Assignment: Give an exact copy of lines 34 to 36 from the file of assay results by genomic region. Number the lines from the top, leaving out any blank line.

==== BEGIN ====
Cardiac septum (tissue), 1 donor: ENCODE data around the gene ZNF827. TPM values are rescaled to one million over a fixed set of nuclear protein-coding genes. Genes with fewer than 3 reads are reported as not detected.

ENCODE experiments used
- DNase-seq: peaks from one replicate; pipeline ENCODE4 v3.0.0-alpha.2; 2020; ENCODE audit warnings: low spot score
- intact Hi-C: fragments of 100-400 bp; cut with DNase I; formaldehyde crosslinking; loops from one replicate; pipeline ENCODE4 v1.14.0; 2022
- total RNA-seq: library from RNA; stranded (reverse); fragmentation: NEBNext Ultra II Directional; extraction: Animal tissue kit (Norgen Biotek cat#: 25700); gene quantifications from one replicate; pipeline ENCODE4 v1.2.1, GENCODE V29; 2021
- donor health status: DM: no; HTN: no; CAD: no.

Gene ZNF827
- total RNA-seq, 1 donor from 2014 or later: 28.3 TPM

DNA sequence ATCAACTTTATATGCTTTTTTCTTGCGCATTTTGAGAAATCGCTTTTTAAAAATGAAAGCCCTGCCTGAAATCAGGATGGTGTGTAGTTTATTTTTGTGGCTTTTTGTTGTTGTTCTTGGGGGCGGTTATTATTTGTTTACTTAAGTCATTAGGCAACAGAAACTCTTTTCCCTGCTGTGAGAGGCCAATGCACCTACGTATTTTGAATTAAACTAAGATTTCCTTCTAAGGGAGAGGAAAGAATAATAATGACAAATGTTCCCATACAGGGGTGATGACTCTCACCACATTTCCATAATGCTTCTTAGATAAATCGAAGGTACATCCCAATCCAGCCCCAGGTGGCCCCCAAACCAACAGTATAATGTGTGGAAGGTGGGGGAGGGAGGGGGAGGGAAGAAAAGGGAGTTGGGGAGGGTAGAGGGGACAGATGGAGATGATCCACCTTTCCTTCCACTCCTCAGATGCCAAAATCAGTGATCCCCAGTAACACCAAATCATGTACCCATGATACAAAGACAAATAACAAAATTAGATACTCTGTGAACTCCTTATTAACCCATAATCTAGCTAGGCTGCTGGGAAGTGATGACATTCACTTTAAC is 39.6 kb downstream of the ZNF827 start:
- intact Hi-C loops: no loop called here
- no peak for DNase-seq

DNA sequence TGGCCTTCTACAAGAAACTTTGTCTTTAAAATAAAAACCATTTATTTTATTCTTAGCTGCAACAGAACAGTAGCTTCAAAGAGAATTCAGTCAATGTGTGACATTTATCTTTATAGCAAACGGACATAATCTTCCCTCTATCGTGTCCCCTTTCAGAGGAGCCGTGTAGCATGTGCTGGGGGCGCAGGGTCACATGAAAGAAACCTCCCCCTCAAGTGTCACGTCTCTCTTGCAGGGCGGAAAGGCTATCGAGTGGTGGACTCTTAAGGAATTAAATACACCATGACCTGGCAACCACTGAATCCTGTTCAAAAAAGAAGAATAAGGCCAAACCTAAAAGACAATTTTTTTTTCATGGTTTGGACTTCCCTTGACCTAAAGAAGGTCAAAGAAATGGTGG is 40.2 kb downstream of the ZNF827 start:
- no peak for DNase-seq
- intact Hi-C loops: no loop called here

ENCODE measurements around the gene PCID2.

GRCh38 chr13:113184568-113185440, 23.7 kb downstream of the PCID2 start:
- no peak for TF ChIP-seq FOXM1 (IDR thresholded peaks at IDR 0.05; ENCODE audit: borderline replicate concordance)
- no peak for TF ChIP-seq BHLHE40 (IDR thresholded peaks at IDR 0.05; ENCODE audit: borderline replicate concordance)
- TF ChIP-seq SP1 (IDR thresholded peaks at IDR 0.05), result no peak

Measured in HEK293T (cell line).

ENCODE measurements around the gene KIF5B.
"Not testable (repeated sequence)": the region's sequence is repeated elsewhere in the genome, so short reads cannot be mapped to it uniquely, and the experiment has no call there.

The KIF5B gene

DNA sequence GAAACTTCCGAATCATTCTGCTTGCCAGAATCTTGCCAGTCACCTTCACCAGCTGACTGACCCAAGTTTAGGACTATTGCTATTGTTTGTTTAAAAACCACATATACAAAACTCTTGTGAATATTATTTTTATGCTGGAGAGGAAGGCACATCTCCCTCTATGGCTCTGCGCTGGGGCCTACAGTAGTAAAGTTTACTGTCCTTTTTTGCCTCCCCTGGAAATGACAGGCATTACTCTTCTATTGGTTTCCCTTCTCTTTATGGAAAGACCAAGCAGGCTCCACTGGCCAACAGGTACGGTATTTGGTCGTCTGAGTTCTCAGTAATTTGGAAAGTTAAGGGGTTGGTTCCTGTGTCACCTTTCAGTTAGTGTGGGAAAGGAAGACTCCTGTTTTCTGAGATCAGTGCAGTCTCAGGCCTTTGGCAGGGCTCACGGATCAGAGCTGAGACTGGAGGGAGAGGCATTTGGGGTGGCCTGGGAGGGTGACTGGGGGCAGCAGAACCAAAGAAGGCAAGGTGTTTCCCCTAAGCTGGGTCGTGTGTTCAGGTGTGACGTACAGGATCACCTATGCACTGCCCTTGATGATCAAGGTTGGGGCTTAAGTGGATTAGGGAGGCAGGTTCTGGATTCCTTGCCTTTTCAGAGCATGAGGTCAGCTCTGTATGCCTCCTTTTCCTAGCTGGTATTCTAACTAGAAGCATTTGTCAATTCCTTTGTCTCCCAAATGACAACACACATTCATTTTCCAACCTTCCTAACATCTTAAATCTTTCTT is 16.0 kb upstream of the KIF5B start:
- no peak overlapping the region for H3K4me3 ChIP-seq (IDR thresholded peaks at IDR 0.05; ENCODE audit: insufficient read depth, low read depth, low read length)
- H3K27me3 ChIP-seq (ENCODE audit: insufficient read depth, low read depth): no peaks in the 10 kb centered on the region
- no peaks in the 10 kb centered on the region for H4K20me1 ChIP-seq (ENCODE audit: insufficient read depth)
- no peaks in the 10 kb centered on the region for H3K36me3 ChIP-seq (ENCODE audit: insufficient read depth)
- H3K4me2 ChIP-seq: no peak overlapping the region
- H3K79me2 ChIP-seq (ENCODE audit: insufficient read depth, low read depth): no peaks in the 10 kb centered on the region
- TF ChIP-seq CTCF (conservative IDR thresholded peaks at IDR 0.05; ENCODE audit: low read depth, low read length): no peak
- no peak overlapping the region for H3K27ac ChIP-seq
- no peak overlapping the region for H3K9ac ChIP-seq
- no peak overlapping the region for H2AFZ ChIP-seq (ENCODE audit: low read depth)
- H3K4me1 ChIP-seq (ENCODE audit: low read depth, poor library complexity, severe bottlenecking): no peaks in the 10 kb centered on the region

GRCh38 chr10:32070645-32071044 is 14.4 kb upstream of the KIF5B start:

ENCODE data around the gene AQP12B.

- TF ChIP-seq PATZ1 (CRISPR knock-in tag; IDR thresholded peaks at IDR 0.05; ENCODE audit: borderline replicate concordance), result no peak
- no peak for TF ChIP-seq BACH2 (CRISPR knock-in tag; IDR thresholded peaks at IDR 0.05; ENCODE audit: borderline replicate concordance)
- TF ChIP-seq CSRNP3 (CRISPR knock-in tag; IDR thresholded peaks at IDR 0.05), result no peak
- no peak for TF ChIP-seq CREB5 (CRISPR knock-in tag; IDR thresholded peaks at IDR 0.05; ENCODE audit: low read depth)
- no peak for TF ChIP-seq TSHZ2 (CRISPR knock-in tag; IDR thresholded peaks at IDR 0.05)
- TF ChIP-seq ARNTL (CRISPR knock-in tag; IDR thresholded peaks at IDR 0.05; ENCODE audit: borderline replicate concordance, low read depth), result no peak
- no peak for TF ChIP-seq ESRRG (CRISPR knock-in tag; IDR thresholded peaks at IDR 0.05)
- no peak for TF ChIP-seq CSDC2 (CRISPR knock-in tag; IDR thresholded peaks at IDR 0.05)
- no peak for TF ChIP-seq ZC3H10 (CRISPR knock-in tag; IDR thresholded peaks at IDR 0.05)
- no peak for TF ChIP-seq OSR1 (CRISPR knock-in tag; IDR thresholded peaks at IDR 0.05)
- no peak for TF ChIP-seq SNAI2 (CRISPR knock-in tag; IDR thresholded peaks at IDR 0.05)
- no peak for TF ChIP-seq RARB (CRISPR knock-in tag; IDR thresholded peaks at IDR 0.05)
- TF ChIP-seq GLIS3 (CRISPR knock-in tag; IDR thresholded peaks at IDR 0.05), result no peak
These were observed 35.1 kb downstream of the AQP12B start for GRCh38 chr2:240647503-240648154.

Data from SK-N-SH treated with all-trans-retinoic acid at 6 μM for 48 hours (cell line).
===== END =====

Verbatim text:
- no peak overlapping the region for H2AFZ ChIP-seq (ENCODE audit: low read depth)
- H3K4me1 ChIP-seq (ENCODE audit: low read depth, poor library complexity, severe bottlenecking): no peaks in the 10 kb centered on the region

GRCh38 chr10:32070645-32071044 is 14.4 kb upstream of the KIF5B start: